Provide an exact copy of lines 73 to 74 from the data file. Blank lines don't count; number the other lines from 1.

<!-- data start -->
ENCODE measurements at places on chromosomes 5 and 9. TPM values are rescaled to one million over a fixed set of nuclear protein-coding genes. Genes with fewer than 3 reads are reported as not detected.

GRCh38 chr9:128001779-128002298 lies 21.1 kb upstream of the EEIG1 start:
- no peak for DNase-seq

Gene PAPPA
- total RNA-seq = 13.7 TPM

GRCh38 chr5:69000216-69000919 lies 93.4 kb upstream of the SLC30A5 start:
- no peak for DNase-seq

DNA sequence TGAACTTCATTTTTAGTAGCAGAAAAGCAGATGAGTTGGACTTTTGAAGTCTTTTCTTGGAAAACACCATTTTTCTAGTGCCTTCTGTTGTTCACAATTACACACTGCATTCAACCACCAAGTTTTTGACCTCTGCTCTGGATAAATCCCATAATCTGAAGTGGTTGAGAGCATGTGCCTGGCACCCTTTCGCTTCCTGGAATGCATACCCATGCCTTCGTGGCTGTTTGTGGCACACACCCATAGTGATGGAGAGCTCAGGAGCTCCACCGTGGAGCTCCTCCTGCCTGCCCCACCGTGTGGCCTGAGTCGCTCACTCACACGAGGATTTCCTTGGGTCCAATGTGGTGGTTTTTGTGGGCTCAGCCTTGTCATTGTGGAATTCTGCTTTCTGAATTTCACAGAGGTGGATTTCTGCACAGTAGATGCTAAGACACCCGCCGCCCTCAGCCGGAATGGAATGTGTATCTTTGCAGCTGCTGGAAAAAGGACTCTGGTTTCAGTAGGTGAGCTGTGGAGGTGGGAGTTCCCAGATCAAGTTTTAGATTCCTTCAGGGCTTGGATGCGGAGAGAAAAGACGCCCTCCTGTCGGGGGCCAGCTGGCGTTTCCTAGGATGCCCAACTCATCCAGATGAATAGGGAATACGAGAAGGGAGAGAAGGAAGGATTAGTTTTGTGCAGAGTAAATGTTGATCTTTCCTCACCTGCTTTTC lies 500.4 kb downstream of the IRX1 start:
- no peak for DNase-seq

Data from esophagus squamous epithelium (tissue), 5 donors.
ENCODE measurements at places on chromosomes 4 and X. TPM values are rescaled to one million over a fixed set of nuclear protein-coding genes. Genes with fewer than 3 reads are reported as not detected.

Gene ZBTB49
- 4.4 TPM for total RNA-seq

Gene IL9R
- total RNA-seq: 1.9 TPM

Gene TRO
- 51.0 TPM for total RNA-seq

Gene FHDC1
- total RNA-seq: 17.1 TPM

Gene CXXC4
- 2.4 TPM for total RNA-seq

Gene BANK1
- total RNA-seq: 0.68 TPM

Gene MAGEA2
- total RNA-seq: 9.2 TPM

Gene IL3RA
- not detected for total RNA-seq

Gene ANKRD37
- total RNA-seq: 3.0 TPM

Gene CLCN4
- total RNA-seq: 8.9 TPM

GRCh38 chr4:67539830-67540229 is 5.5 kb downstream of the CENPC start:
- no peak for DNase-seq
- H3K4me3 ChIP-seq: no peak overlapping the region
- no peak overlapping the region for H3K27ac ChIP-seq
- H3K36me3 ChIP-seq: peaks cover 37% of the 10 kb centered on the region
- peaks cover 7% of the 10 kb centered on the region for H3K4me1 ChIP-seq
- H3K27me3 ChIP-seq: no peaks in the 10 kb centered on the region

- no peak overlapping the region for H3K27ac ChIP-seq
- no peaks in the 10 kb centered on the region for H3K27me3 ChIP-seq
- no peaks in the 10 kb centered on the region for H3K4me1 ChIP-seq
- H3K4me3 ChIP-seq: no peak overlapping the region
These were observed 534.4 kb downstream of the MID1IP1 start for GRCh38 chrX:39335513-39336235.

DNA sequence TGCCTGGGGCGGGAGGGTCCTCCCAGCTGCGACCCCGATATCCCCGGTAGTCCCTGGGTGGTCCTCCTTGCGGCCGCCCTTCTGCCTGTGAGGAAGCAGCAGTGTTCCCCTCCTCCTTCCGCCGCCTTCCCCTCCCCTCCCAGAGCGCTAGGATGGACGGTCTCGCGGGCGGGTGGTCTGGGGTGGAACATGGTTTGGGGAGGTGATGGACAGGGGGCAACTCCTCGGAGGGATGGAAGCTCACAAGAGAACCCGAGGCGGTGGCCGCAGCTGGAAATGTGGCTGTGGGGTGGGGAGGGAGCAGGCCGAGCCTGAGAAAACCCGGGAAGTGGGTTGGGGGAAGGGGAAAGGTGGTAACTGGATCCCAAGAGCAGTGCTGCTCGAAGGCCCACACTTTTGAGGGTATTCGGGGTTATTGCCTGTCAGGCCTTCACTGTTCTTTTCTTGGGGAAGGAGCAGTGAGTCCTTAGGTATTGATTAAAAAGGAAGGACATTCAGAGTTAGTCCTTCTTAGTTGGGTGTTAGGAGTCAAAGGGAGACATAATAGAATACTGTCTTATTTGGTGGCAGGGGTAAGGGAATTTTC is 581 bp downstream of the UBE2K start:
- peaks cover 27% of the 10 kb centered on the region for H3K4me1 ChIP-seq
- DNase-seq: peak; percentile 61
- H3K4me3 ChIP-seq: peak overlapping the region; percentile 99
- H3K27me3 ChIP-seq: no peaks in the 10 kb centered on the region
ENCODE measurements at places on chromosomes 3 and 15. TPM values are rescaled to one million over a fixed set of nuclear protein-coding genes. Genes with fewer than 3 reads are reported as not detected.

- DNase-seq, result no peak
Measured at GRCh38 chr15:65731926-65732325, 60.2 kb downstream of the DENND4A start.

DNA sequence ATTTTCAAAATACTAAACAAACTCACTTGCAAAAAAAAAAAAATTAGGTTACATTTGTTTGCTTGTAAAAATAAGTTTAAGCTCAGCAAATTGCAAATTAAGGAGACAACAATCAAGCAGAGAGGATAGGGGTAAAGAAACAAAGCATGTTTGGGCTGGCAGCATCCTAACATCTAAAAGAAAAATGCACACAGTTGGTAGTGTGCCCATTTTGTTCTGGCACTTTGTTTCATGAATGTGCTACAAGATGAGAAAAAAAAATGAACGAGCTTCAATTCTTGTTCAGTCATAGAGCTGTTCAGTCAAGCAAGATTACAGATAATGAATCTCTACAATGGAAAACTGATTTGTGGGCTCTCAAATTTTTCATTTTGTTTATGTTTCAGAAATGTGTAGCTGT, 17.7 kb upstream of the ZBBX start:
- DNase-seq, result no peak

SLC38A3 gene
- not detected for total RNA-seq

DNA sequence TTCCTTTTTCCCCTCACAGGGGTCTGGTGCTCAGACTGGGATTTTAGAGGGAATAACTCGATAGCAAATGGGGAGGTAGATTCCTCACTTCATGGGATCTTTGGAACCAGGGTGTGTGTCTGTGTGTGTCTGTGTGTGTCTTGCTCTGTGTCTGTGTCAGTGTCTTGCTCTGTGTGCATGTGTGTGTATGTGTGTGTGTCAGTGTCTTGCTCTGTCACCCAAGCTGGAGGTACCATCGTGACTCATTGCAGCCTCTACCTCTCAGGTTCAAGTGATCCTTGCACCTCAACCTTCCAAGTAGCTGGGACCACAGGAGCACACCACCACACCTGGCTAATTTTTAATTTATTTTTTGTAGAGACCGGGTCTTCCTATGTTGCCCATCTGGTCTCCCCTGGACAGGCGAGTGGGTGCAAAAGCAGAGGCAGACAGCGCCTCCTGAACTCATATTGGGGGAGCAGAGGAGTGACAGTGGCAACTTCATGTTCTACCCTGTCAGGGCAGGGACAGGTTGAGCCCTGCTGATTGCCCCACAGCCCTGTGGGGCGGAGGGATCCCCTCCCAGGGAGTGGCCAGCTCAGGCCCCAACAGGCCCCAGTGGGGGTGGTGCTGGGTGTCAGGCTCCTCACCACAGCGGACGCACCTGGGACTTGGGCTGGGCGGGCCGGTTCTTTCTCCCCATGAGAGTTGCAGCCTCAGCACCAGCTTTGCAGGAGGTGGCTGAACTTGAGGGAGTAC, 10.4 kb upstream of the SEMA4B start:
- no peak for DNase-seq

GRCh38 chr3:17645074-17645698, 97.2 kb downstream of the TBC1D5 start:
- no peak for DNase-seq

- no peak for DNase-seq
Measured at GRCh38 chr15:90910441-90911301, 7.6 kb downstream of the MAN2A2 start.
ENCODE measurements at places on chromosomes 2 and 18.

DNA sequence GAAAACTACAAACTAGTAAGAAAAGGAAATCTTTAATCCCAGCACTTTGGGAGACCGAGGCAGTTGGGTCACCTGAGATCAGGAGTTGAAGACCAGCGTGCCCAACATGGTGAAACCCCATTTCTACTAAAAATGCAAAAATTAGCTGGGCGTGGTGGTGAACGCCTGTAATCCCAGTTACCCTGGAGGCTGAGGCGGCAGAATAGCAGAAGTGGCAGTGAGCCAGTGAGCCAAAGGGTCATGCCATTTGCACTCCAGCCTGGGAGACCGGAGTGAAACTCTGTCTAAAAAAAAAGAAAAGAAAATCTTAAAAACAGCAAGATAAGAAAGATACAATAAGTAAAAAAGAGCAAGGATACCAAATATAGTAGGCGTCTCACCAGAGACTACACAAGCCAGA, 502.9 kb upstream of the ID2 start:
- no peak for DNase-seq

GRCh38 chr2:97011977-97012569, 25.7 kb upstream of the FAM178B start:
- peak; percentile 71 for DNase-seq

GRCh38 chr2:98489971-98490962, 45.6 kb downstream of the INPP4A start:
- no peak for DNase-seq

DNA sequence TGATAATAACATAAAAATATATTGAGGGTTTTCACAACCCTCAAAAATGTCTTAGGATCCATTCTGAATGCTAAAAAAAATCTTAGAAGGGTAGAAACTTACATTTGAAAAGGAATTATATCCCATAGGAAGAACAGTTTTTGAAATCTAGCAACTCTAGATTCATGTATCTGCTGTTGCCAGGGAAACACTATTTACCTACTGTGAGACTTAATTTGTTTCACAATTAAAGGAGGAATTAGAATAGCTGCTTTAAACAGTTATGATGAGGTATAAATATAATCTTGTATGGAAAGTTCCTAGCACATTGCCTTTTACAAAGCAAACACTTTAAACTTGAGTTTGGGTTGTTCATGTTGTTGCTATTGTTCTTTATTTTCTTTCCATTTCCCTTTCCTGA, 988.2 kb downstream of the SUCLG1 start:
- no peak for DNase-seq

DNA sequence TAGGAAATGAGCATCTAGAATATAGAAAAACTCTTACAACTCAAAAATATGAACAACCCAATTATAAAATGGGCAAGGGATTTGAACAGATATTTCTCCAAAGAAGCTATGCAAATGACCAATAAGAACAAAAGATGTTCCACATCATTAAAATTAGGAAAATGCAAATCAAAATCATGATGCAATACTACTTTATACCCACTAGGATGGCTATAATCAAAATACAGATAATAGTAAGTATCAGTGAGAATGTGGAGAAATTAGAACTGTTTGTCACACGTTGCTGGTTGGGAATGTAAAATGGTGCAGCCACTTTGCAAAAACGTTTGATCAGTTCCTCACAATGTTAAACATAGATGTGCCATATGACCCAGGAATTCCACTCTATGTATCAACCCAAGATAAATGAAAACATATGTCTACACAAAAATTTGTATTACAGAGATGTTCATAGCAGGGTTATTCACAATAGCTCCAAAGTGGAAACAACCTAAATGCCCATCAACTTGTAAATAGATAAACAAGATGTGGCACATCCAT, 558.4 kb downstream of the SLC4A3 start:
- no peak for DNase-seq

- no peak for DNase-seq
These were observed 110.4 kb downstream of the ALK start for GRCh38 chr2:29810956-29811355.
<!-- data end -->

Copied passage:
- no peak for DNase-seq
These were observed 110.4 kb downstream of the ALK start for GRCh38 chr2:29810956-29811355.